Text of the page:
The market for Application Programming Interfaces (APIs) is booming, in particular when it comes to technology for financial services. The number of public APIs doubled between 2014 and 2015 alone. APIs let businesses easily hook disparate systems together with a corresponding reduction in integration times. The growth in cloud computing and web applications has driven much of this increase, with API technology for financial services leading the way. Businesses in these sectors are looking for new tools to streamline operations while remaining in control of end-user computing. Most APIs are designed to link web-hosted services together, while platforms like ipushpull let you directly connect desktop applications to the cloud.
Cutting-edge companies are realising their potential by incorporating API technology for financial services into their platforms. Google Maps, for example, is one of the most widely incorporated APIs. Since 2005, it has allowed developers to embed location services into some of the most popular software today. The Facebook Platform, released in 2007, has API at its core and allowed third-party apps to access social data. Established organisations within the financial services are also exploring open banking platforms to compete with new entrepreneurial entrants such as PayPal, TransferWise and Tilt. Partly as a result of their integration of APIs in their business models, these companies have become serious challengers in the payment industry. Now large financial organisations are trying to catch up and APIs have become the current backbone of opportunity.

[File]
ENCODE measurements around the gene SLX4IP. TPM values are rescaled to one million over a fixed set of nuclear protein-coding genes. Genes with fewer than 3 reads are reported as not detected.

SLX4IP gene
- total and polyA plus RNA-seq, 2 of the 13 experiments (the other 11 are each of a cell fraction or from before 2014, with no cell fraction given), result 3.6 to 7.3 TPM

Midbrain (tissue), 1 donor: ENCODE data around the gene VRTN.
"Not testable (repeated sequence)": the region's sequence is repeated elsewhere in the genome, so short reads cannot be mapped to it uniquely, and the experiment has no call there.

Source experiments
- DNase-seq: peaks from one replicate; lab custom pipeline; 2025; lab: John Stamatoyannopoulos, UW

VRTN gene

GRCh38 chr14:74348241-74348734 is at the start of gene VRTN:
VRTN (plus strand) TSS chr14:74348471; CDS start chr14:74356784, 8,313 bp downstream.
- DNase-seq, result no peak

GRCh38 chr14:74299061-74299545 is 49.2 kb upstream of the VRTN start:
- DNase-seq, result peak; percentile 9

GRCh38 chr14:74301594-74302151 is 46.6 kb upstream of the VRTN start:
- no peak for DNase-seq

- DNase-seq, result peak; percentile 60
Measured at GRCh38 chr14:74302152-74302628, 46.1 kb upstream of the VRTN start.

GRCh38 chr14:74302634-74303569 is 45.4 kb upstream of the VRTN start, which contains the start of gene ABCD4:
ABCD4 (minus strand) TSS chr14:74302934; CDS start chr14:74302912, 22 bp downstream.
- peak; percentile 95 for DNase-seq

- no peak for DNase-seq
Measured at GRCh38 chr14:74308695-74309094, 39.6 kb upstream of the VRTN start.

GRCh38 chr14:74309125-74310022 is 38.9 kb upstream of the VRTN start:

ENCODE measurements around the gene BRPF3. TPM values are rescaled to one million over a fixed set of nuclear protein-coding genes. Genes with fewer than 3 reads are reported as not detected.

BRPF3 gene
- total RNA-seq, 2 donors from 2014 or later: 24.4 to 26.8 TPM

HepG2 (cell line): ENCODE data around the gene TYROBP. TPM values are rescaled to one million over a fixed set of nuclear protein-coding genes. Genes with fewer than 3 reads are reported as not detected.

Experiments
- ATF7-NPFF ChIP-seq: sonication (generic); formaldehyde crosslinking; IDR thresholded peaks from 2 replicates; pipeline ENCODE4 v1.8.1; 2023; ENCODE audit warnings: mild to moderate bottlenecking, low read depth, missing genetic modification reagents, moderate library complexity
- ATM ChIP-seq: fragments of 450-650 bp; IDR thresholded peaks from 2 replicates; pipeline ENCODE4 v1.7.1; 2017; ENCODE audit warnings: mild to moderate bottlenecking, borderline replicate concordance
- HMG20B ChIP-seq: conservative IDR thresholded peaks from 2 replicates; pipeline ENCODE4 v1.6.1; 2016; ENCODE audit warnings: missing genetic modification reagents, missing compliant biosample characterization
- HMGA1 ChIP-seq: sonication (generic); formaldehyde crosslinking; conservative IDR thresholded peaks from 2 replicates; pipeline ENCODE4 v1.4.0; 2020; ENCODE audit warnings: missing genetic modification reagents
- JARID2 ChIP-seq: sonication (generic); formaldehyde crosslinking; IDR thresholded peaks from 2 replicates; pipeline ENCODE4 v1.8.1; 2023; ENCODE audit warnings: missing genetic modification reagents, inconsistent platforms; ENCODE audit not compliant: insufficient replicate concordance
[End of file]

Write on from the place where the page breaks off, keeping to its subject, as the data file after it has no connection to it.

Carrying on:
The birth of APIs
The growth of Application Programming Interfaces can be traced back to the early 2000s when Salesforce and eBay launched the first version of their services. The growth of cloud computing and, in particular, mobile apps accelerated this trend.
Industries outside of the financial sector including media, travel, tourism, and real estate have embraced APIs for their services. This stems from a need to manage the growing quantities of data and enable better processing, therefore developing dynamic operational workflows. The commercial push to access all available data so that it can be monetised has left space for a new approach. Santander, for example, is turning to APIs to easily move data between internal and external providers. This solution has allowed Santander to stick with its existing large database providers while allowing for a more flexible infrastructure.
API technology for financial services, as an effective solution
A common problem for financial services firms is the mix of technologies, computer systems and applications they use to run their processes. As they age these systems become incompatible with new technology and not only slow down processing but also allow for shortfalls. Even with point-to-point integrations, the systems become fragile over time and need maintenance, wasting resources and negatively impacting workflow. Through the construction of more efficient ways of working, institutions can improve existing services and positively impact the bottom line.
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